The Golem and Me

Article topic: 
Der Golem

I appear to be here as a combination of token film studies expert, token folklorist and token Jew; and that’s not an altogether negative position to be in. I’ve had a close relationship with Wegener’s Das Golem for many years now; it has been a film which seems to follow me around. For example, I wrote the short piece on the film in the book 101 Horror Movies You Must See Before You Die, and when I was curating the St. John’s Jewish Film Society, back in Newfoundland, Canada, it was one of the first films I screened. While only tangentially about Wegener’s Expressionist classic, one of my first published articles was on the Golem legends, particularly its manifestation in an episode of The X-Files (‘”Have I Got a Monster for You!”: Some Thoughts on the Golem, The X-Files and the Jewish Horror Movie’ Folklore 111.2(2000): 217-230). So the mud-man of Jewish folklore has been following me around for some time.

My original proposal for doctoral research was actually on the concept of “the Jewish horror movie”, a good chunk of which would derive explicitly from Jewish folklore. I never wrote that particular thesis, but the idea has never left me, and one of these days hope to actually write that book. So talking about Das Golem is accompanied by a feeling of ‘coming home’.

 

One of the aspects of this story which has always fascinated me was that it is not simply one story; there is a whole cycle of Golem legends, collected and retold by Chaim Bloch in a collection originally published in German in 1917. A few years earlier, Gustav Meyrink’s expressionist novel, Der Golem (1914), was also published – Meyrink was a compatriot of Kafka’s. So, what’s not to like? It is within this context – of German expressionist literature, art, theatre & cinema, of Jewish folklore collection and Kafka-esque angst – which Wegener’s film needs to be seen.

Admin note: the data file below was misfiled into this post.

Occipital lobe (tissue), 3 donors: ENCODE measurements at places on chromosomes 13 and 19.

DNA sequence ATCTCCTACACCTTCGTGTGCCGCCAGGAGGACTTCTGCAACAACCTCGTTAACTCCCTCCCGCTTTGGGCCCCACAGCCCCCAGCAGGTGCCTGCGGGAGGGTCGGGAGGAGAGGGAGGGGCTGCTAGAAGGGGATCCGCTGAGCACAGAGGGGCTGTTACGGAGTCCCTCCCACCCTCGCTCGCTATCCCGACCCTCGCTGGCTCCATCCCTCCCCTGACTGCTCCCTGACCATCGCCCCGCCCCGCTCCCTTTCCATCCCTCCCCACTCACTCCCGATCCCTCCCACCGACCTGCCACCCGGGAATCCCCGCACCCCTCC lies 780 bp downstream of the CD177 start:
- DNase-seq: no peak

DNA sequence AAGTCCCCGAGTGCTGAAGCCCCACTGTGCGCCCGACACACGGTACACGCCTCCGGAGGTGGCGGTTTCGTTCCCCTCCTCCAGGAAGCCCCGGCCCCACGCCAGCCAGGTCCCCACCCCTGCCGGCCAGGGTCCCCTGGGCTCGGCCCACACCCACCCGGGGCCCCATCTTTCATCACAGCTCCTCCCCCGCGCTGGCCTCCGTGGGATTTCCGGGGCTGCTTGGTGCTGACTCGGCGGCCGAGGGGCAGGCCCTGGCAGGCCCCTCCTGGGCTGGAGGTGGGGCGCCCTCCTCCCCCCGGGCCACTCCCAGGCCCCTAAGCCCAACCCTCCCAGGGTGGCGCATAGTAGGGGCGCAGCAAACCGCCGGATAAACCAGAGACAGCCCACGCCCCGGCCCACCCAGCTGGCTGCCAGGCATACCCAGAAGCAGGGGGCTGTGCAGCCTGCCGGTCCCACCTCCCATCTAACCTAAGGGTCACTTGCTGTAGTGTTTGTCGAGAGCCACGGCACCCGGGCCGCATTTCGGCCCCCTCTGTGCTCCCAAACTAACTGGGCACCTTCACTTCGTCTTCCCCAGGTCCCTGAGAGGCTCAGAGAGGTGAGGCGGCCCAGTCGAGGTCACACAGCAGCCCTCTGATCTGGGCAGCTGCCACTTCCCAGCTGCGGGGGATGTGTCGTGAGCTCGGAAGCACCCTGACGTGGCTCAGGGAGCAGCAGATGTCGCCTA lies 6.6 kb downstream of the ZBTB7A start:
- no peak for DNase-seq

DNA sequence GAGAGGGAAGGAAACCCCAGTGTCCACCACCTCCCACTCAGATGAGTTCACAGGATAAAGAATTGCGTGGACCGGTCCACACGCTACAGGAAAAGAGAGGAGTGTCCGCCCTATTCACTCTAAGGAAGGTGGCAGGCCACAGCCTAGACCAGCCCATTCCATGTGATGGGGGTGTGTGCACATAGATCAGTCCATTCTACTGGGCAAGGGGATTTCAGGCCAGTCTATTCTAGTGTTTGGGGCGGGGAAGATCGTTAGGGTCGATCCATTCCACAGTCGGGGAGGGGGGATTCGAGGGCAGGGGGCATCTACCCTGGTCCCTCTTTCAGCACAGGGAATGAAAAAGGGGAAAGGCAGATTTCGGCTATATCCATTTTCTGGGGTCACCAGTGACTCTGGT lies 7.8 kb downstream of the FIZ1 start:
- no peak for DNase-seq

More articles on the same film

The Man of Clay

At almost the same time as the film was being made, another version of the golem myth was being transformed into a modern art-work. Nicolae Bretan composed a one-act opera on the topic in 1923. Bretan was the first composer of Romanian opera, being of Transylvanian origin. Based on a poem by Mihali Eminescu, ‘The Ghosts’, the opera is yet another version of a European Jewish myth that has a long history and exists in many transformations. In the opera and the poem, the focus is much more intimate than the film.

Der Golem and Vitalism

Der Golem appears, at first blush, to be very different from other roughly contemporary films – such as James Whales’ version of Frankenstein - in which “dead” matter is reanimated. For a start, it features kabbalistic magic, not science (or rather perhaps a “spectacle” of science). Nonetheless, there is perhaps more, at a deeper level, that unites the two films than is immediately obvious. Frankenstein, with its humming lab apparatus and its evocation of galvanism, and Der Golem’s depiction of the uncanny power of the Word, both depict their cinematic worlds from a vitalist perspective.